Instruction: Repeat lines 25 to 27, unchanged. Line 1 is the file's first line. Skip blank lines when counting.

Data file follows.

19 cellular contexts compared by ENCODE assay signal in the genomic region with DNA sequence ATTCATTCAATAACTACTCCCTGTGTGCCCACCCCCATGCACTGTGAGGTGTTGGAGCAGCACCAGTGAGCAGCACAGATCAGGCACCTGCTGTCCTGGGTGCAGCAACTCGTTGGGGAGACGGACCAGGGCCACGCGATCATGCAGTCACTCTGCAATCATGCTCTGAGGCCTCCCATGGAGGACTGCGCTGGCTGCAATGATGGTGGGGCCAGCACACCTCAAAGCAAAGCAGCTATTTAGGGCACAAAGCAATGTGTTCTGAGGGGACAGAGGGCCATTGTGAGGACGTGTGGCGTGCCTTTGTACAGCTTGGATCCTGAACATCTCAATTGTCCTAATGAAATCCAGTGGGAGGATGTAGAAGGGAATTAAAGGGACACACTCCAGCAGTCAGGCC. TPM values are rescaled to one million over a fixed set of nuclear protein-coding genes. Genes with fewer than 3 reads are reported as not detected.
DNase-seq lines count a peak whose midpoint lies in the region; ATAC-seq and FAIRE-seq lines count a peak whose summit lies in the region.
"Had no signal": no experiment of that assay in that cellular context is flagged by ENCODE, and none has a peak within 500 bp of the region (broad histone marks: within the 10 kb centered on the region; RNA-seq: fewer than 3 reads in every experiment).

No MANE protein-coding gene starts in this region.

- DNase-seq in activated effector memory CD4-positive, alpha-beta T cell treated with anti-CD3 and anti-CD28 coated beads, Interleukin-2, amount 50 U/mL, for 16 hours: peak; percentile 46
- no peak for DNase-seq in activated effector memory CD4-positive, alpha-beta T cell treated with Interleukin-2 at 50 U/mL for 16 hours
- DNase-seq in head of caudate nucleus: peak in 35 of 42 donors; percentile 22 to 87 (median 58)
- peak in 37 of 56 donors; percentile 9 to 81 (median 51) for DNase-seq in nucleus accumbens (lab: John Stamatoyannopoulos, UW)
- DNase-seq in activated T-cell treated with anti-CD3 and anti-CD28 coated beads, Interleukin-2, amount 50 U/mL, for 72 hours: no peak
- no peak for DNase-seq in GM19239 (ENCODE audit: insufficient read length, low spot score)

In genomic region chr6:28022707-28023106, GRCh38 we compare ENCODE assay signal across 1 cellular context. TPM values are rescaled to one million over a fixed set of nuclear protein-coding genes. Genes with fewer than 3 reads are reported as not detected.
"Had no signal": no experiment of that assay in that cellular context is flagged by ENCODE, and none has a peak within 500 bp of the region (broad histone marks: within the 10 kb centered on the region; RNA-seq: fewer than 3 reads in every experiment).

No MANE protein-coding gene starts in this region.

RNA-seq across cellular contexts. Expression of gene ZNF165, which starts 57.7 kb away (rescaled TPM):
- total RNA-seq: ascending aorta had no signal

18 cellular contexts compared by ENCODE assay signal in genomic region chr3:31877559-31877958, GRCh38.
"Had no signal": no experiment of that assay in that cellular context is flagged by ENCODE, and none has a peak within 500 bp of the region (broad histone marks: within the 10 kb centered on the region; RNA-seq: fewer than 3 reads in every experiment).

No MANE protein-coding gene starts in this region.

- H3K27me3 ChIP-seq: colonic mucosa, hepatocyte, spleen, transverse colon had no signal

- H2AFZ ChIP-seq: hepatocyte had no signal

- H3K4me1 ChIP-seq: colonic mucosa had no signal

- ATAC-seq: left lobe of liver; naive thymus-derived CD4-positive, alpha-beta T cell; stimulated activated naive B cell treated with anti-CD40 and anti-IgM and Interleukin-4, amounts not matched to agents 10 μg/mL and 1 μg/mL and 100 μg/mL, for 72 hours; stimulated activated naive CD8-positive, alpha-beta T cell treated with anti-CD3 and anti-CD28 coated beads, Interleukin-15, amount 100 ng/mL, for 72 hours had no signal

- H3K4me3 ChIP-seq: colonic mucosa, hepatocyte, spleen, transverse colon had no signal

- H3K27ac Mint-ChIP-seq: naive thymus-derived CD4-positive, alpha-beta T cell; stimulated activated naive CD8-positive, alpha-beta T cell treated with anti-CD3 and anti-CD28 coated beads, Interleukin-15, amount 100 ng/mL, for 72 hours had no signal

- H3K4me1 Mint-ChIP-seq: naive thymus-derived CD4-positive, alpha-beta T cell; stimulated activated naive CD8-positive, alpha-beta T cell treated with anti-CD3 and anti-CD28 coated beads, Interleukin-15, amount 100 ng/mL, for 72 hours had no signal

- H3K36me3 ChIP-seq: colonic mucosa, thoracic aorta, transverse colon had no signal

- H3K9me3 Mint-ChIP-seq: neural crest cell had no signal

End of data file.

- H3K4me1 Mint-ChIP-seq: naive thymus-derived CD4-positive, alpha-beta T cell; stimulated activated naive CD8-positive, alpha-beta T cell treated with anti-CD3 and anti-CD28 coated beads, Interleukin-15, amount 100 ng/mL, for 72 hours had no signal

- H3K36me3 ChIP-seq: colonic mucosa, thoracic aorta, transverse colon had no signal

- H3K9me3 Mint-ChIP-seq: neural crest cell had no signal